In many homes and among many families, pets are an essential member of the household. However, while most people take proper care of their pets others, unfortunately, do not. A vast number of shelters exist as many rescued pets, like dogs, were either abandoned or even abused by previous owners. In order to protect the well-being of all animals, regardless of whether they are pets or strays, California has laws against animal abuse. According to California Penal Code 597 PC, it is illegal if a person “maliciously and intentionally maims, mutilates, tortures, or wounds a living animal, or maliciously and intentionally kills an animal.”
The Penal Code covers a variety of the ways an animal can be mistreated. This article will focus on the general rules as prescribed under Penal Code 597 PC. As explained in the quotation from the legal text, animal abuse covers the intentional and malicious abuse of an animal, but it can also include intentional and malicious neglect as well. Such forms of neglect deal with providing the necessities of life for an animal, such as shelter, food, and water. An intentional failure to seek appropriate medical assistance for an animal is also included in neglect. Furthermore, 597 PC also covers those who overdrive, overload, or drive when overloaded an animal in their care.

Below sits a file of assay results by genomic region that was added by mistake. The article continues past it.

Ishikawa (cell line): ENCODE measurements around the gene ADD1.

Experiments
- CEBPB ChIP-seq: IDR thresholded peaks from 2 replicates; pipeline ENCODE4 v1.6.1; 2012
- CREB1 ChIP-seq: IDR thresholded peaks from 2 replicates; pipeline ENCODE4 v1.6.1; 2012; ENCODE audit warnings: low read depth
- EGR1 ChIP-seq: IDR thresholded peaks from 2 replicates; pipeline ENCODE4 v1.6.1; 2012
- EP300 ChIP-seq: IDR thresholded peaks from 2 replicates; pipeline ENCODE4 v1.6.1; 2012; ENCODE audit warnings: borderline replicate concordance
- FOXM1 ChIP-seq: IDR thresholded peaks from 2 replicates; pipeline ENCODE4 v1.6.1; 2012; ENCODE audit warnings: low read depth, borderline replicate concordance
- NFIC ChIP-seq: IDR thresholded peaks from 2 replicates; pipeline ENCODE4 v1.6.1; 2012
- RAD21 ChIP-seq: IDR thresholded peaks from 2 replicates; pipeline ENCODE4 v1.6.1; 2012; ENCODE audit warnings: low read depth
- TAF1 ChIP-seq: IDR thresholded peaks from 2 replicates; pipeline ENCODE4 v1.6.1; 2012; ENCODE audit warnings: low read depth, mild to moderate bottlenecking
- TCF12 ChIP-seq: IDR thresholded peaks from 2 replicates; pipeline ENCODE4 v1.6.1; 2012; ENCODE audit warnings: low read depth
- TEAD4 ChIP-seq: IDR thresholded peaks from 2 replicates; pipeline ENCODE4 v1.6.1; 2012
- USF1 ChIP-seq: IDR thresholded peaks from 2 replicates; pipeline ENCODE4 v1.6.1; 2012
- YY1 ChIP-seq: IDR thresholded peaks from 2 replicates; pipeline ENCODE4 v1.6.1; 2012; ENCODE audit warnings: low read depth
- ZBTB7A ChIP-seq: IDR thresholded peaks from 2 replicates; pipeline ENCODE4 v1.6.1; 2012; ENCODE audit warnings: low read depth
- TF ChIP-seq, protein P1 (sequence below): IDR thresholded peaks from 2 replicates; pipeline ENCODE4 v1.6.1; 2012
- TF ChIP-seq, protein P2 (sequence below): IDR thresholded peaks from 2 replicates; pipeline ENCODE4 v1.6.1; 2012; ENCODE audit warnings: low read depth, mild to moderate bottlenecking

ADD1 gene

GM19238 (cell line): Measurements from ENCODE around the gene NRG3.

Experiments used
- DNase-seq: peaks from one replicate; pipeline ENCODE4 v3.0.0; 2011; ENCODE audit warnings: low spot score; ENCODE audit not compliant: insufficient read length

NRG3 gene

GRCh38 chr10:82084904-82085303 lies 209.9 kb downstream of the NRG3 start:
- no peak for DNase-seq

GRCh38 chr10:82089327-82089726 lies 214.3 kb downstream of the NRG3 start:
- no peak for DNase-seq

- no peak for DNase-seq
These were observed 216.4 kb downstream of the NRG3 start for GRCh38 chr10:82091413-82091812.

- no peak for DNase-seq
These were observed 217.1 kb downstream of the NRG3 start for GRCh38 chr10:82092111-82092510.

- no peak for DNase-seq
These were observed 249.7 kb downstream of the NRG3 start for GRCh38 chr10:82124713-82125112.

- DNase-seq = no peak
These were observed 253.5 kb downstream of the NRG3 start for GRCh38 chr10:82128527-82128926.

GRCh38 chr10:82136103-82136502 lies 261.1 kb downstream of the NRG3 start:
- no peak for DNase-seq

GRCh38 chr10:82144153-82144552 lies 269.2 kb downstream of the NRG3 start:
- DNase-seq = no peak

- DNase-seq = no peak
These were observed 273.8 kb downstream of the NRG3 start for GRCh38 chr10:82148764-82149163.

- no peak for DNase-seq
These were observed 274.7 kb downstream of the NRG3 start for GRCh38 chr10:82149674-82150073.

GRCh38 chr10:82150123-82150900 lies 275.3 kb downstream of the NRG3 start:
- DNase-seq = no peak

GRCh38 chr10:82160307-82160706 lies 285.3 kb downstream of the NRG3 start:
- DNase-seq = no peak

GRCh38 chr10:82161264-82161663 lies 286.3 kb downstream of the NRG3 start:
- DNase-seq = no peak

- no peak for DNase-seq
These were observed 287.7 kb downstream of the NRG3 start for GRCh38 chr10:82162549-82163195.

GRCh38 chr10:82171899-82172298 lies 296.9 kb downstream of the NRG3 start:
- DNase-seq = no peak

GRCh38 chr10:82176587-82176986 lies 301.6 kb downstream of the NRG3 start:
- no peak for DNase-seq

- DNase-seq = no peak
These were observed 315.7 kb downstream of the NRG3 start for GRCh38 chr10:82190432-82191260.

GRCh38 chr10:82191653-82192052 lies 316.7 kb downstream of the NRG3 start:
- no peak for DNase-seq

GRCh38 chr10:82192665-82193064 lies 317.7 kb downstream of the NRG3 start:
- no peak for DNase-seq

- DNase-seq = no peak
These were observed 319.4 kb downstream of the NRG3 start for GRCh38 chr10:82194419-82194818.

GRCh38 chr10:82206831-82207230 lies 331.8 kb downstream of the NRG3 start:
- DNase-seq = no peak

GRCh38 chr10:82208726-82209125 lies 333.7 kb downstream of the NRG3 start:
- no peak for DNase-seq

If someone is found guilty of animal abuse, they face a wobbler charge under Penal Code 597 PC. This means that it is up to the prosecution to determine whether the guilty party should face a felony or misdemeanor conviction. If facing a felony, the convicted person will have to spend up to three years in a state prison facility and pay a possible $20,000 fine. A misdemeanor is similar in that the same maximum fine as a felony has to be paid; however, the convicted person would only have to spend up to one year in a county jail.